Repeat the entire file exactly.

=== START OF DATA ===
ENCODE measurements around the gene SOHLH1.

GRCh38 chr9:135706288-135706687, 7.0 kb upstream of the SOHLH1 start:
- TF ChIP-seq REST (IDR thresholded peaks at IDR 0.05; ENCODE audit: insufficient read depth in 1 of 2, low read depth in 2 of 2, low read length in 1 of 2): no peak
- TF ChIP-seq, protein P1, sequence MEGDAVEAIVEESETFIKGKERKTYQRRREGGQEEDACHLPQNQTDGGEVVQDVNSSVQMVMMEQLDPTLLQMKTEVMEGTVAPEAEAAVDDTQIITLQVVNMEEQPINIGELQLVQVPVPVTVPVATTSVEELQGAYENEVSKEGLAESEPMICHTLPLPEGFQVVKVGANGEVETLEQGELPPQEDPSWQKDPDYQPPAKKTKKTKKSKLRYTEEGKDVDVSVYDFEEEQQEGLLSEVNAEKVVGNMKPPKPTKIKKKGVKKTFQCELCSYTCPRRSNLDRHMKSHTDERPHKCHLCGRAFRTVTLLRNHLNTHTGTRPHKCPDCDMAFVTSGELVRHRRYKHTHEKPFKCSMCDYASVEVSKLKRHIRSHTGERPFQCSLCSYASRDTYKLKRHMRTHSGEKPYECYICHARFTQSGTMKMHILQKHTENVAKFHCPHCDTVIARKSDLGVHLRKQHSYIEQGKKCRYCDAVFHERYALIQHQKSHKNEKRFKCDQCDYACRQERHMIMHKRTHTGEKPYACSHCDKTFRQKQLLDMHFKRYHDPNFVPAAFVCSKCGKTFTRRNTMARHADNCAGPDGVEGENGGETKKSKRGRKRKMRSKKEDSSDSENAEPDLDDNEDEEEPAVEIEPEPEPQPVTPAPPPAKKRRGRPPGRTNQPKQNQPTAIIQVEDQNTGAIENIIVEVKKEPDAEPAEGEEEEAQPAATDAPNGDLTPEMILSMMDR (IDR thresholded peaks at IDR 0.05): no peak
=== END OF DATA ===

ENCODE measurements around the gene SOHLH1.

GRCh38 chr9:135706288-135706687, 7.0 kb upstream of the SOHLH1 start:
- TF ChIP-seq REST (IDR thresholded peaks at IDR 0.05; ENCODE audit: insufficient read depth in 1 of 2, low read depth in 2 of 2, low read length in 1 of 2): no peak
- TF ChIP-seq, protein P1, sequence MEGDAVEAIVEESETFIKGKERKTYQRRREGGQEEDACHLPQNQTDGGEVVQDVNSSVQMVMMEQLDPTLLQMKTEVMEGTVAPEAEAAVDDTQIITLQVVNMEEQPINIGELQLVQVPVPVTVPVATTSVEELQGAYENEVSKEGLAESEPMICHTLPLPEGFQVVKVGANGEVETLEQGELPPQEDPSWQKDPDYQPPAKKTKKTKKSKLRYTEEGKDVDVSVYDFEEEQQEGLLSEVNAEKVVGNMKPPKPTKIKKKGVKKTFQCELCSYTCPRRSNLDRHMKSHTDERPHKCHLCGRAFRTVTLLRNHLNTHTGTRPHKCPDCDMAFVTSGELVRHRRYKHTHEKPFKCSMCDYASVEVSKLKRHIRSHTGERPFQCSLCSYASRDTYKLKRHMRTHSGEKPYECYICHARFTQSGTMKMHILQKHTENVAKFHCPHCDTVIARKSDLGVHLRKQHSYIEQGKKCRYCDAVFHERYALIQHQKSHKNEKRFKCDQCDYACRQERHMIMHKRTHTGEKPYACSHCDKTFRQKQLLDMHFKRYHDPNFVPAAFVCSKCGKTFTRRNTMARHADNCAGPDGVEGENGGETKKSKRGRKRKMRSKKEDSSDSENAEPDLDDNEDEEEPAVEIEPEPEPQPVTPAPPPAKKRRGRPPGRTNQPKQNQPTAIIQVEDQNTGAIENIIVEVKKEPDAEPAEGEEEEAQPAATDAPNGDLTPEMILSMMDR (IDR thresholded peaks at IDR 0.05): no peak